Mencken saw political conventions in a harsh light


July 31, 2004|By Frederick N. Rasmussen | Frederick N. Rasmussen,SUN STAFF

Though he has been dead and gone for 48 years, H.L. Mencken's trenchant observations on attending national political conventions was recalled earlier this week in a New York Times column by R. W. Apple Jr.

The Houston Chronicle, Agence France-Presse and the Australian Financial Review also conjured up the Sage of Baltimore's convention reportage during the past week.

Mencken was 23 years old when he covered his first conventions in 1904, when the Baltimore Herald sent him to the Republican convention in Chicago and the Democratic gathering in St. Louis.

He ended his convention coverage with the 1948 Democratic, Republican and Progressive conventions in Philadelphia.

"It is hard to imagine Boston 2004 living up to Mencken's classic description of the conventions," Apple wrote.

"There is something about a national convention that makes it as fascinating as a revival or a hanging," Mencken wrote after surviving the 1924 Democratic National Convention, where delegates took 17 days and 193 ballots to select John W. Davis as their standard bearer.

"It is vulgar, it is ugly, it is stupid, it is tedious, it is hard upon both the higher cerebral centers and the gluteus maximus, and yet it is somehow charming. One sits through long sessions wishing all the delegates and alternates were dead and in hell - and then suddenly there comes a show so gaudy and hilarious, so melodramatic and obscene, so unimaginably exhilarating and preposterous that one lives a gorgeous year in an hour," he wrote.

Mencken actually enjoyed the grand show. He'd set up shop at the press table in the hall with his noiseless portable Corona and stack of copy paper.

He'd then spend hours between typing and slowly puffing on an Uncle Willie cigar while observing the passing show and endless buffoonery.

Joseph C. Goulden, in his 1976 book, Mencken's Last Campaign: H.L.Mencken on the 1948 Election, wrote, "Writing in the era before television took de facto possession of the conventions, transforming them into living-room entertainment, Mencken made politics an acutely visual - and visceral - experience.

"Persons who read The Sun, Mencken's primary outlet for politics, knew not only the color of the bunting on the hall but also the relative pulchritude of lady politicians of each party. (Not infrequently, he marveled, they resembled `British tramp steamers dressed for the King's birthday.')"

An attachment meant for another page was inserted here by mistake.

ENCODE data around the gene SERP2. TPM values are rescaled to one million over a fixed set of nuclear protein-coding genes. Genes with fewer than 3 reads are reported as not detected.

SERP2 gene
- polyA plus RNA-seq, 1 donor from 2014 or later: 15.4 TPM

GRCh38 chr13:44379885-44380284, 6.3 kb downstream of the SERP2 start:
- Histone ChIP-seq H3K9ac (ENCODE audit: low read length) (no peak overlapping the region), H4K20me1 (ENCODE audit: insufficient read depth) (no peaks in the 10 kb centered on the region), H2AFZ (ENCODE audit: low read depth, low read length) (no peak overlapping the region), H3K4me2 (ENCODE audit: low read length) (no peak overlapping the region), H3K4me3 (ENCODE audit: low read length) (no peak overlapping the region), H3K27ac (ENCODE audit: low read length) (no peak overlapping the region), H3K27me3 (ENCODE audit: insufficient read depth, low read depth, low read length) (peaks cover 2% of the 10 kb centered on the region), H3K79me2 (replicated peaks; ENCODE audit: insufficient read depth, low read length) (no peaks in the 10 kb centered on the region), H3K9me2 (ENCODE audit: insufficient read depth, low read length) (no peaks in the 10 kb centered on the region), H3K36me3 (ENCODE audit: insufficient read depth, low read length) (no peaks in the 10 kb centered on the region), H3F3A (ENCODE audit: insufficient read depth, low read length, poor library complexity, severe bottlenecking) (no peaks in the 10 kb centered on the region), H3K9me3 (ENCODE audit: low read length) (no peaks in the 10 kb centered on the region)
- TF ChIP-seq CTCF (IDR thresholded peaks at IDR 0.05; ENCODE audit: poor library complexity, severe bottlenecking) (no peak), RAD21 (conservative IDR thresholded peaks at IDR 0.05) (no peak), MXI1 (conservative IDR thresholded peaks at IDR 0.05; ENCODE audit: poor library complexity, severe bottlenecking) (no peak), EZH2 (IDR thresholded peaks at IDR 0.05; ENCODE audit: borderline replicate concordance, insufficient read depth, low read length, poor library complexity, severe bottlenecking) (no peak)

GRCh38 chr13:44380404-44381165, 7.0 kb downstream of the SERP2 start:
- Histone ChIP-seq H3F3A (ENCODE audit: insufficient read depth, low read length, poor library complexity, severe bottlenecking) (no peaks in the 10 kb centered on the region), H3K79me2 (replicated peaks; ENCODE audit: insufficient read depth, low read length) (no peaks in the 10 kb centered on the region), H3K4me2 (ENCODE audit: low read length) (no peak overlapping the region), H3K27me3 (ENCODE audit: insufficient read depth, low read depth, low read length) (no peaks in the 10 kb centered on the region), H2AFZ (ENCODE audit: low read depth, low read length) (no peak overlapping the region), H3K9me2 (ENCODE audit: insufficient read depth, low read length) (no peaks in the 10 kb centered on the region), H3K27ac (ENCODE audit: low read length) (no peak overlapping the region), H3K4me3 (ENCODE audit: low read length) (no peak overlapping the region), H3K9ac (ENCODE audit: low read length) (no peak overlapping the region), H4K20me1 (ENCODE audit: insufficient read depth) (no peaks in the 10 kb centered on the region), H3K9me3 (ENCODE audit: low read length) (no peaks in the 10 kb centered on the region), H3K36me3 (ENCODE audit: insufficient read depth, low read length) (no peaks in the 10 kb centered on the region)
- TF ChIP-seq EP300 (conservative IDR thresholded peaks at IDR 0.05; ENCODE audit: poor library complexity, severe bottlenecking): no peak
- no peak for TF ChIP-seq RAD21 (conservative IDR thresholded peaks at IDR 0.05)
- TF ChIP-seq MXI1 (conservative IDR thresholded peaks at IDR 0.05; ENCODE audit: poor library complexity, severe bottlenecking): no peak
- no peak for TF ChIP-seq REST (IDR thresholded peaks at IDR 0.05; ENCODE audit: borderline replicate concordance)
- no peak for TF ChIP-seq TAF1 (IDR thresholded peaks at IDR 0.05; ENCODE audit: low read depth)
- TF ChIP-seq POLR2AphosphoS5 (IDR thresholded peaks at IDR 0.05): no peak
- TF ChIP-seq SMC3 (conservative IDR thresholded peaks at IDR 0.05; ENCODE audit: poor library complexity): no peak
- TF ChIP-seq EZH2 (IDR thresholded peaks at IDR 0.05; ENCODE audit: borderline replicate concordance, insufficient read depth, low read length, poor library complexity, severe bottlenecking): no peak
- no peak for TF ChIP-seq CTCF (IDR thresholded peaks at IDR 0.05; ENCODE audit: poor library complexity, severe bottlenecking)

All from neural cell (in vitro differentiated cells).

In a 1924 Evening Sun piece, Mencken wondered if political conventions had become "carnivals" and suggested the time would be better spent "playing marbles or getting drunk."

"One of the proposals that I have heard many times is that the number of delegates be reduced by half, and that future conventions be held in smaller halls, with room only for the delegates, the alternates and the newspaper reporters," Mencken wrote. "The gallery has got to be an almost unbearable nuisance. It is not much interested in the business of the convention; what it wants is simply a vulgar show."

Mencken's political prognostications, however, could be off the mark, as a dispatch to The Evening Sun from the 1932 Democratic convention that nominated Franklin D. Roosevelt shows.

"The great combat is ending this afternoon in the classical Democratic manner ... the victors are full of uneasiness and the vanquished are full of bile," he wrote. "It would be hard to find a delegate who believes seriously that Roosevelt can carry New York in November, or Massachusetts, or New Jersey, or even Illinois."

In the general election that year, Roosevelt easily rolled over Herbert Hoover with 22,821,857 popular votes to Hoover's 15,761,841. Roosevelt earned 472 electoral votes to the Republican challenger's 59.

In 1936, Mencken described the incumbent as "a vindictive fellow, despite his Christian Scientist smile." Mencken threw his support to Kansas Gov. Alfred M. Landon, the Republican nominee, whom he predicted would easily dispatch the New Dealer come November. FDR, however, won in another landslide, piling up 523 electoral votes to Landon's eight.

Mencken spared no one, regularly filleting Democrats, Republicans and Progressives with equal verbal dexterity.

Commenting on Herbert Hoover's plain, perfunctory speaking style, Mencken observed, "He is the sort of man who, if he had to recite the Twenty-Third Psalm, would make it sound like a search warrant issued under the Volstead Act."

Of Wendell Willkie, the 1940 Republican nominee, Mencken said he was "no more of a wizard than Roosevelt, but he has something of the same capacity to convince idiots that he is."

After a stupefying speech by New York Gov. Herbert Lehman at the 1936 Democratic convention, Mencken watched as bored delegates milled about in the aisles "gossiping, yawning and wishing that this sorry life were done and over and they were safe in hell at last."

Mencken's routine at convention's end was to pack up his Corona, bid farewell to his fellow reporters and predict that the end of the Republic was at hand.

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